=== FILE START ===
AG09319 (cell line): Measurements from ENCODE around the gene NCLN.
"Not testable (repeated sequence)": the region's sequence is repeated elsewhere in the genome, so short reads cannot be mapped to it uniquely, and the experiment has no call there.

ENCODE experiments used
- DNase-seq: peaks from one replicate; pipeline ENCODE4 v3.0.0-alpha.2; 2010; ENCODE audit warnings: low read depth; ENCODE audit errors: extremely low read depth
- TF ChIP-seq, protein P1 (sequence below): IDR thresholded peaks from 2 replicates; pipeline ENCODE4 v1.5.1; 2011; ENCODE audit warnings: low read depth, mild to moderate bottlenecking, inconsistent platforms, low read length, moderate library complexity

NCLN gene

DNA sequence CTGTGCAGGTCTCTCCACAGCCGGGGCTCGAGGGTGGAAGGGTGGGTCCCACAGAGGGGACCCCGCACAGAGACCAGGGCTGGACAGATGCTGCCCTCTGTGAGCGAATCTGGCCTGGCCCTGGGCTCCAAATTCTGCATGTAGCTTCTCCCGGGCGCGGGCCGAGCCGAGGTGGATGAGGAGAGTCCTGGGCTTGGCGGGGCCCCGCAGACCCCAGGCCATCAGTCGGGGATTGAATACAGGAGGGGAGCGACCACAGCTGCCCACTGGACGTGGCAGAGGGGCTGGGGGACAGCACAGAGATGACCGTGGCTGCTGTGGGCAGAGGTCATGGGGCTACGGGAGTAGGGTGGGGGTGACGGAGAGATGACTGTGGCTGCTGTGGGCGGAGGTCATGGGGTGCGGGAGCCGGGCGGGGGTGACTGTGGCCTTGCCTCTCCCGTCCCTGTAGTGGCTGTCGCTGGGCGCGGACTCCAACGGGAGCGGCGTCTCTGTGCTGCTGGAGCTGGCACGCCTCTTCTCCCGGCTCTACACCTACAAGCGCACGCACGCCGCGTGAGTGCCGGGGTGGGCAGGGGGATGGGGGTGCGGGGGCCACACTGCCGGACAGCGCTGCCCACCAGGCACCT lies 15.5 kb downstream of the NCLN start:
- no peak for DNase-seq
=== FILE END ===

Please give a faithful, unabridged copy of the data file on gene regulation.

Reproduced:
AG09319 (cell line): Measurements from ENCODE around the gene NCLN.
"Not testable (repeated sequence)": the region's sequence is repeated elsewhere in the genome, so short reads cannot be mapped to it uniquely, and the experiment has no call there.

ENCODE experiments used
- DNase-seq: peaks from one replicate; pipeline ENCODE4 v3.0.0-alpha.2; 2010; ENCODE audit warnings: low read depth; ENCODE audit errors: extremely low read depth
- TF ChIP-seq, protein P1 (sequence below): IDR thresholded peaks from 2 replicates; pipeline ENCODE4 v1.5.1; 2011; ENCODE audit warnings: low read depth, mild to moderate bottlenecking, inconsistent platforms, low read length, moderate library complexity

NCLN gene

DNA sequence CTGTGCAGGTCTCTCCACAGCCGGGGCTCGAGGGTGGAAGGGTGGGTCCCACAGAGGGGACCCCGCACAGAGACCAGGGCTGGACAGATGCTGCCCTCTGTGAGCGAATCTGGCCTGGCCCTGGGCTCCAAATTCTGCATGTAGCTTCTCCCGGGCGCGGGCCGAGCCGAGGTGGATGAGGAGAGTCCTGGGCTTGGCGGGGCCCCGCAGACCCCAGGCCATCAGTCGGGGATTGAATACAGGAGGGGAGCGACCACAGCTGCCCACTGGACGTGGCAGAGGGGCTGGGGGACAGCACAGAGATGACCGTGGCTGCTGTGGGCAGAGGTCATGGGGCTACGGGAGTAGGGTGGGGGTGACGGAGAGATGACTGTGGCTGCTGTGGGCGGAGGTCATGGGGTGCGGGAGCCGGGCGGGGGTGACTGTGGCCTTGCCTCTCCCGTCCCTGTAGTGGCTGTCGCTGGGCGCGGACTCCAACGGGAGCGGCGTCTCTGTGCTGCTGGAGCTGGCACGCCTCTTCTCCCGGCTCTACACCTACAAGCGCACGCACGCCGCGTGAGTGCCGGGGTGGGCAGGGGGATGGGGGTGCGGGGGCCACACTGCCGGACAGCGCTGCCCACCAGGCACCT lies 15.5 kb downstream of the NCLN start:
- no peak for DNase-seq